On June 25, 1950 the armed forces of Communist North Korea drove across the 38th Parallel that had divided the two Koreas since the end of World War II. The South Korean military, smaller and less well-equipped, was unable to stop the well-trained northern forces, and beat a hasty retreat.
Donald Gregg, a former U.S. Ambassador to South Korea and now president of the Korea Society in New York, explains that the invasion was based in part on a miscalculation by Josef Stalin and Mao Tse-tung, the leaders of the Soviet Union and China, which were North Korea's primary supporters. "They both guessed wrong and thought the United States would not intervene and so the decision was made to arm and support North Korea by the Soviets and so the attack was launched," he said.
However, U.S. President Harry S. Truman obtained a United Nations Security Council resolution authorizing a military response to the attack, and the United States, Britain and other nations were quick to send troops. Mr. Truman dispatched an entire army.
On September 15, General Douglas MacArthur, commander of the U.N. forces, launched a counter-assault that took the North Koreans by surprise. His troops recaptured Seoul, and soon after that the North indicated it would be willing to accept restoration of the 38th parallel as the two nations' dividing line.
MacArthur, however, felt that the two nations could be forcibly reunited under Seoul's control and the fighting continued. He pushed northward, and by November had virtually all of North Korea under his control. But 300,000 Chinese troops, which had secretly crossed the Chinese-North Korean border, quickly pushed the U.N. forces back again.
Former Ambassador Gregg says the Chinese advance exacted a heavy toll on the allies: about 40,000 U.N. troops died on the battlefield. There were 900,000 Chinese and one half million North Korean soldiers wounded or killed. Despite this it was really Stalin, he says, who was calling the shots.
"The Chinese called for a halt in the war, and Stalin, in a brutal message, said no," he said. "It was Stalin's death in early 1953 that really set the stage for the signing of the armistice. A lot of people have forgotten what a fight to the death the war was at that time, and Korea was the cockpit of that war."
The origins of the war are anchored in the Korean Peninsula's history. For centuries, China, Japan and Russia jockeyed for its control. Early in the 20th Century, Japan colonized the peninsula, and held it until being defeated in World War II.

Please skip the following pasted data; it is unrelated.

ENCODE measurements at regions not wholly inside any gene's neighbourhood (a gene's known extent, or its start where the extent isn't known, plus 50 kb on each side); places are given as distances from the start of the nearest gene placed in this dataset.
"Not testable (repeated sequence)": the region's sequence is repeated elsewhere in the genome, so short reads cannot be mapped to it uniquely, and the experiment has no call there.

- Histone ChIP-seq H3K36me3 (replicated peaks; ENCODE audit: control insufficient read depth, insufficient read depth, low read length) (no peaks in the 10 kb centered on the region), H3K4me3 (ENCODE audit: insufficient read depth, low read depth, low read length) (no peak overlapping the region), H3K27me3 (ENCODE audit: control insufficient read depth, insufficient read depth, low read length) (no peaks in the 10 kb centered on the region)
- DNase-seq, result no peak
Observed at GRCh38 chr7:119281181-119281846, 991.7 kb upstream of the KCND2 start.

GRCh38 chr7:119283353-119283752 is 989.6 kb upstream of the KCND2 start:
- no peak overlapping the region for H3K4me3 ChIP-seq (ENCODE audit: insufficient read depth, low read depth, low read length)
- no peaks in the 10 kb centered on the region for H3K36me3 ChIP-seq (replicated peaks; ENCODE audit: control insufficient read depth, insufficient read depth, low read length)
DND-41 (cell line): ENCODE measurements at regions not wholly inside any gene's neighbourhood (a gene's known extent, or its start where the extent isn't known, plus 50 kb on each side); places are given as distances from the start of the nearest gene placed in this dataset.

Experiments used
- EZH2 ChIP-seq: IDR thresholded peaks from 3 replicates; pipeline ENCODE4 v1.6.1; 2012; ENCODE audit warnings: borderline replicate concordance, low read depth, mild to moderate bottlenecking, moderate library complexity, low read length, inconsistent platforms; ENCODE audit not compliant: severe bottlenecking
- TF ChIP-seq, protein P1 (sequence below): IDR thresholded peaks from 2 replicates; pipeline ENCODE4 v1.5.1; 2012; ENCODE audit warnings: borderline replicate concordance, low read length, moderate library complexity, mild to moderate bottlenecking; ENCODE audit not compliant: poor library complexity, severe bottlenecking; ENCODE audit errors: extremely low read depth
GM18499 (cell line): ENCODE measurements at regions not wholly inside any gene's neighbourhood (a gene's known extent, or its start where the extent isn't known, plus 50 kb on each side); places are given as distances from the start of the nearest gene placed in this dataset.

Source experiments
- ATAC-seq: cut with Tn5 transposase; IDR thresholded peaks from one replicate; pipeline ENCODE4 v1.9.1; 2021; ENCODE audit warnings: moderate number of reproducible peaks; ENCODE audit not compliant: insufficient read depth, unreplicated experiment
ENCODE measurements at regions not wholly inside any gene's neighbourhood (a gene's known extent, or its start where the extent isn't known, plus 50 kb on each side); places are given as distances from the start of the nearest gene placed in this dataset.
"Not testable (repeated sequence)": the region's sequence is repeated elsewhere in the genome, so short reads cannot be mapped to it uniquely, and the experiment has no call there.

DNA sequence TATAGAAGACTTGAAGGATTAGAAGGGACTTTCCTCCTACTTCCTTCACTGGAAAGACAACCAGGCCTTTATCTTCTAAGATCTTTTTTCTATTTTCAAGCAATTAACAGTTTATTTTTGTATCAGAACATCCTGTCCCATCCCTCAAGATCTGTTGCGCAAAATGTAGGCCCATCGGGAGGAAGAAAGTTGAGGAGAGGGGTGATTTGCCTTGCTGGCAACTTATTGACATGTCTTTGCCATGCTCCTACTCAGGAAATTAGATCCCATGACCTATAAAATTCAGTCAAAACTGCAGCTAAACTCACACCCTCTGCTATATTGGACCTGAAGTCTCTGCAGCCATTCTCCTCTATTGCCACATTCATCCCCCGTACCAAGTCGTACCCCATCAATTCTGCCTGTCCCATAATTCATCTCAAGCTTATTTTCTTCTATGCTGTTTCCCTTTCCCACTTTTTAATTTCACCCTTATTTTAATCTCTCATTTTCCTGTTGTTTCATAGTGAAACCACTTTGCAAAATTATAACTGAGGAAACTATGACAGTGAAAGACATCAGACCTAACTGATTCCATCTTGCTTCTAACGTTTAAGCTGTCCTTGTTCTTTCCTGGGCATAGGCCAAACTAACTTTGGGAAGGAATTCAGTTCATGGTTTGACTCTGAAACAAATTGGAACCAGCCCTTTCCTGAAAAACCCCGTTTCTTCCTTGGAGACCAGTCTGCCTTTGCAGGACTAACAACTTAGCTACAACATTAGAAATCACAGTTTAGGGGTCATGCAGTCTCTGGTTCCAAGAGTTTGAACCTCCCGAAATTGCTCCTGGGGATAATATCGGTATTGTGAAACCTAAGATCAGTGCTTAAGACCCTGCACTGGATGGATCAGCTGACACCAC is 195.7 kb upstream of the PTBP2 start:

In 1945, the Soviet Union, which had declared war on Japan at the very end of World War II and had sent troops into Korea, accepted the surrender of Japanese units above the 38th parallel. The United States took the surrender of the Japanese south of that line.
Within a few years, Soviet and U.S. occupation forces pulled out, leaving a Communist government in the North and a democratically-elected government in the South. Kim Il-Sung, the North Korean leader, decided to reunify the peninsula by force of arms, and with Stalin's blessing, ordered his troops to attack.
When the fighting stopped in July 1953, both sides had been devastated and the high hopes that came with the end of the 35-year Japanese occupation had been dashed. Peace had been brought about not by a formal treaty, but only by a fragile armistice, which remains in effect to this day. The ideological differences that sparked the war are still in place despite the end of the Cold War elsewhere in the world.
The United States is still a close ally of the South, with 37,000 U.S. troops based there to deter the North from another attack and to help defend South Korea if an attack does come. The stability produced by the U.S. presence has allowed the South to develop a thriving market-based economy.
North Korea by contrast remains a highly reclusive Stalinist state with few friends. Economic mismanagement and a series of natural disasters have brought the nation to the brink of economic collapse.
"There still is potential for conflict," said Derek Mitchell, a senior fellow at the Center for Strategic and International Studies in Washington. "What we also see as a legacy of that war is a pretty developed and economically vibrant East Asia as a result of that and, on the contrary, the situation in North Korea is a disaster. So it is probably the perfect example of dichotomy between vibrant capitalism and freedom, and a closed society, that is the bottom line of the Cold War."
Global concerns over North Korea's intentions have arisen again since October, when the United States said Pyongyang had admitted it was trying to enrich uranium to develop nuclear arms. Since then, the North has engaged in a series of provocative acts, including restarting banned nuclear facilities, and now says it already possesses nuclear weapons.
South Korea's new president, Roh Moo-hyun, has promised to maintain his predecessor's policy of engaging the North with joint projects and economic assistance. But even he has called the North's weapons program "intolerable," and South Korea - with some reluctance - is once again part of an emerging alliance arrayed against the North.